Cllr Merry praised the youngsters for their enthusiasm and commitment to the programme, and they way they challenged her during the interviews. “I found them really thought-provoking as I was asked a wide spread of questions. The pupils were really passionate about how education can help tackle inequality and wanted to understand what motivated me.

“My parents left school when they were 14 and 15 and it marked them all the way through their lives in different ways. It is why I want every young person to get the best education but also to know there are always opportunities to learn even after they have left formal education.

“We also need to recognise all the barriers that pupils have to overcome outside of school too if we want them to achieve all that they can.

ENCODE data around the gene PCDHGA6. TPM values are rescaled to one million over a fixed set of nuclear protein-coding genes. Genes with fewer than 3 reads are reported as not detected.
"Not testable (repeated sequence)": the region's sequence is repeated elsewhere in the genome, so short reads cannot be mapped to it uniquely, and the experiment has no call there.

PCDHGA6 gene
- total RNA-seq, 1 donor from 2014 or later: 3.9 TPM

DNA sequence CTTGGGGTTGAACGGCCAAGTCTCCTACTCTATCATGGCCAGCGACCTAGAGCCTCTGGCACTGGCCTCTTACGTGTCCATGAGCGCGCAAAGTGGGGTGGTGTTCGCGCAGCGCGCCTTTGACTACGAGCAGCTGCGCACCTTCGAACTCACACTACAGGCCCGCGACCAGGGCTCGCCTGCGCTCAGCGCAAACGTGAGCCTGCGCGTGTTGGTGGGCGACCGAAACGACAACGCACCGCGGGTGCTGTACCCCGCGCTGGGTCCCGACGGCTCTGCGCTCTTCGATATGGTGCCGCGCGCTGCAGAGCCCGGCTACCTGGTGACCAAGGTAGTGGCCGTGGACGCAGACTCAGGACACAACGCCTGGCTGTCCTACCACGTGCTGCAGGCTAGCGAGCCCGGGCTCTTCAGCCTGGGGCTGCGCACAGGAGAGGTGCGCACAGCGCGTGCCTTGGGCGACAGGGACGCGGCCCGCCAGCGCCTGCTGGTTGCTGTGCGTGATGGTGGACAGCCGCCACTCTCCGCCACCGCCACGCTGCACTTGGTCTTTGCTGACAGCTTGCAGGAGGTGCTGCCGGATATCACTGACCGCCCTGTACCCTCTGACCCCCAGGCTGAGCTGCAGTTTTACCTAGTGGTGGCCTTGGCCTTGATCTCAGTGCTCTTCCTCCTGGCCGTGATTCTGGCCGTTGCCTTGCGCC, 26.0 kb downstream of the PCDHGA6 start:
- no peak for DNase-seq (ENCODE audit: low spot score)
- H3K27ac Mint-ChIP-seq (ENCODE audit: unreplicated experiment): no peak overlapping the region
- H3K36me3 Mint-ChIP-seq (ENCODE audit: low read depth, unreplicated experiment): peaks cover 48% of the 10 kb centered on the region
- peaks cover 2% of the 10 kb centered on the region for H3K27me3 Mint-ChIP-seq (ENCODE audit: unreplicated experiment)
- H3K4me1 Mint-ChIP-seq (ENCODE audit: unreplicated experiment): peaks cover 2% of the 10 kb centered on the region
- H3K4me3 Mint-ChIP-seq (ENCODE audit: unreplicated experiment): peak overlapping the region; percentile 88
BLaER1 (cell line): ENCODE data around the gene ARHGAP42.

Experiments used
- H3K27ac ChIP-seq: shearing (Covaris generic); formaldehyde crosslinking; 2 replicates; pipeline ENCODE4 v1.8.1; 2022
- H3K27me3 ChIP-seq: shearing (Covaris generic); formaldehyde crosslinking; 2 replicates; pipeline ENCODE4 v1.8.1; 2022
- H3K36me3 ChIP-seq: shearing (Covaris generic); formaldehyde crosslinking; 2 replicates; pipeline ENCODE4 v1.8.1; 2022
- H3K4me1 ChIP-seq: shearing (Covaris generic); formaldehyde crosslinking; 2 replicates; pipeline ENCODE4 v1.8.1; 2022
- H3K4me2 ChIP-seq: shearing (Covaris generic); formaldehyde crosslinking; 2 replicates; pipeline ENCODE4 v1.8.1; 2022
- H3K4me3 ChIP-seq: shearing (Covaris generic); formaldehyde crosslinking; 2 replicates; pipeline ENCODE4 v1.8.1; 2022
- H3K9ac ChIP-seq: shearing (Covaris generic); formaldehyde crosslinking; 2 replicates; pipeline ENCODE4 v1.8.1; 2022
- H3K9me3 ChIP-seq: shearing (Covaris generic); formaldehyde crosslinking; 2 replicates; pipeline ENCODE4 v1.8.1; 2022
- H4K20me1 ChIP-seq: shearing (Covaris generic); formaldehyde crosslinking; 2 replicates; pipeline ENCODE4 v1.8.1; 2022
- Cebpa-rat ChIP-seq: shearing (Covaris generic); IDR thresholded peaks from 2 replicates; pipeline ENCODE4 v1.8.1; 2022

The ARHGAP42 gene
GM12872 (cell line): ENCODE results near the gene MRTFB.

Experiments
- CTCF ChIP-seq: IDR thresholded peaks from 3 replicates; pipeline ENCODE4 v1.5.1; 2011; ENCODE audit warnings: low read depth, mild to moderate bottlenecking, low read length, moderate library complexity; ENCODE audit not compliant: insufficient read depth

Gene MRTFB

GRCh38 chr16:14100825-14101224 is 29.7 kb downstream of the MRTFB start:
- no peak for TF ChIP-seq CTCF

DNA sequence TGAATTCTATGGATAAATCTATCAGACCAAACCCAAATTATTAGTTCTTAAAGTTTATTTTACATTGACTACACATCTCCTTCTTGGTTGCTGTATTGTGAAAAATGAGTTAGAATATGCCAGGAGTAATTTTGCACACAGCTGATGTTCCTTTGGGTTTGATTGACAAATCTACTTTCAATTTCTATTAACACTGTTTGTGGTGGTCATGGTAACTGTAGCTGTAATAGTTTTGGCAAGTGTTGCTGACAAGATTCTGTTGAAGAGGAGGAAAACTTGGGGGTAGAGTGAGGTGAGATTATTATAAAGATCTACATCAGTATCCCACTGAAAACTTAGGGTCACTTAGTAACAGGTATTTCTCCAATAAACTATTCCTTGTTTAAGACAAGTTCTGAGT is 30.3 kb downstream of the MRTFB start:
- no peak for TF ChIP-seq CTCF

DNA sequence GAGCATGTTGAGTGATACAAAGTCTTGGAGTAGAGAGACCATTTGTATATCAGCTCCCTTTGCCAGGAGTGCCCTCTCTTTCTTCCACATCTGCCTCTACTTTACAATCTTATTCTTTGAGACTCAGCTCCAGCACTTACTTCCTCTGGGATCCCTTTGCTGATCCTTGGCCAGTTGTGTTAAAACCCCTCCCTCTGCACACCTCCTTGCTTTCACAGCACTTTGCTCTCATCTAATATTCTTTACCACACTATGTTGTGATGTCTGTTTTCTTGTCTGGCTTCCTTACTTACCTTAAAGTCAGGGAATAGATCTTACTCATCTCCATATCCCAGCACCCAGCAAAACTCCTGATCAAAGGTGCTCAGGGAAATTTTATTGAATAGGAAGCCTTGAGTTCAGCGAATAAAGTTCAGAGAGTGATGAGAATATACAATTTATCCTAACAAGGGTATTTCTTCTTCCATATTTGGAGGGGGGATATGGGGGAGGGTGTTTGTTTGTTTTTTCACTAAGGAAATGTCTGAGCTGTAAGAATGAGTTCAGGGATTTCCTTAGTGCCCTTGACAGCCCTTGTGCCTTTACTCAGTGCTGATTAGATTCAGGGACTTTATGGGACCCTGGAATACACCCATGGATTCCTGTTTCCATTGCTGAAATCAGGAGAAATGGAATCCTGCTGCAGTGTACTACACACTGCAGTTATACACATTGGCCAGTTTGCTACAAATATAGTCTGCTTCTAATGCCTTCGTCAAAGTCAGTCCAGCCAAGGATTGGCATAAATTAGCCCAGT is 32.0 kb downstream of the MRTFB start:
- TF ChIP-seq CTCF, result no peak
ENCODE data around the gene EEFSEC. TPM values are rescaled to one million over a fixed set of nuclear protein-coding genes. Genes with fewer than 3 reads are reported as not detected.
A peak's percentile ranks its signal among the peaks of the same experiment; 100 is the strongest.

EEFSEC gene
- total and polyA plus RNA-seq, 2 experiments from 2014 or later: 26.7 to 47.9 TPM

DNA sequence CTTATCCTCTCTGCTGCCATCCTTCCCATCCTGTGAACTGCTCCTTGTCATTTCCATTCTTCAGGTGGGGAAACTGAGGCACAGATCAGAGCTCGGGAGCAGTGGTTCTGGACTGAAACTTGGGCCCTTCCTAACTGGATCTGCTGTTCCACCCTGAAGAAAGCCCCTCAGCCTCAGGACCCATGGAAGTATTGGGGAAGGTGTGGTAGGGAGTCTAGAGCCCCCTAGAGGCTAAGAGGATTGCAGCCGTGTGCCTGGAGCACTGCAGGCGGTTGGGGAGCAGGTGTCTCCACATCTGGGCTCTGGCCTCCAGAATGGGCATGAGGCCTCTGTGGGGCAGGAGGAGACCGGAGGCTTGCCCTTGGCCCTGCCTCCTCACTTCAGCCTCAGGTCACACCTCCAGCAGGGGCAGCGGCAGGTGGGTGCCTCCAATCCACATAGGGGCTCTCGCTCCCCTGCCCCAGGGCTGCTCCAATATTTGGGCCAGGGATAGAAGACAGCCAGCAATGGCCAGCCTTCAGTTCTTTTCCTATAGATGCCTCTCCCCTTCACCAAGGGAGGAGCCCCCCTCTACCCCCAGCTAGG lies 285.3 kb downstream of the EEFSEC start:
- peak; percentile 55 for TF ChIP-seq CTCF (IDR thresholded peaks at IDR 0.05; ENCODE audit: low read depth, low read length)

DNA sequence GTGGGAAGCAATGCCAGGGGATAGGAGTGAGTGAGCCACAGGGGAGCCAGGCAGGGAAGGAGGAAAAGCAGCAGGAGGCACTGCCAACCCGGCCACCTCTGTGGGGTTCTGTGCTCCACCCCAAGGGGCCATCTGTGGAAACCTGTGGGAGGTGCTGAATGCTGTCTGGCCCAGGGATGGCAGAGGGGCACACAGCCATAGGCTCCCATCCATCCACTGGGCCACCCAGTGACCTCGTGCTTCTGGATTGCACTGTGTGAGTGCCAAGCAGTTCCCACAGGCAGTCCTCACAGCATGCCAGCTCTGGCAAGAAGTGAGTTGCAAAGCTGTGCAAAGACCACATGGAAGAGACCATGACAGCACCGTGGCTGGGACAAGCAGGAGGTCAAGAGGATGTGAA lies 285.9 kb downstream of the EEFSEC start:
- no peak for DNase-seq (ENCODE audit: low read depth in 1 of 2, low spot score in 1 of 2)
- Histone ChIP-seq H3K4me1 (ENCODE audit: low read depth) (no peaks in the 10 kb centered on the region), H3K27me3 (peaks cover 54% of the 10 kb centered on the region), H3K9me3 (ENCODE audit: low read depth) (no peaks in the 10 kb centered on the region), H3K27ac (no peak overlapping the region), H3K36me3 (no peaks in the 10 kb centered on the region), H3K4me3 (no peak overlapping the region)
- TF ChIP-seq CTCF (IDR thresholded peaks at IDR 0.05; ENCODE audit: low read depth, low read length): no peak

“It really came through too how keen they are to widen access to all the facilities that our new schools in particular have to offer.”

“The Cardiff Influencers programme is just one of the ways Cardiff Council is working to ensure every child and young person has their voice, needs and priorities heard by developing their skills, encouraging and supporting them to get involved in shaping the city and making sure people take their views seriously.

“Ensuring there is a wide range of opportunities for young people to engage with the key decisions that affect them is essential if we are to deliver services that genuinely reflect their needs and aspirations and is key to the council’s bid to become an internationally recognised Child-Friendly City.

“I look forward to working with them and their peers on how we take things forward.”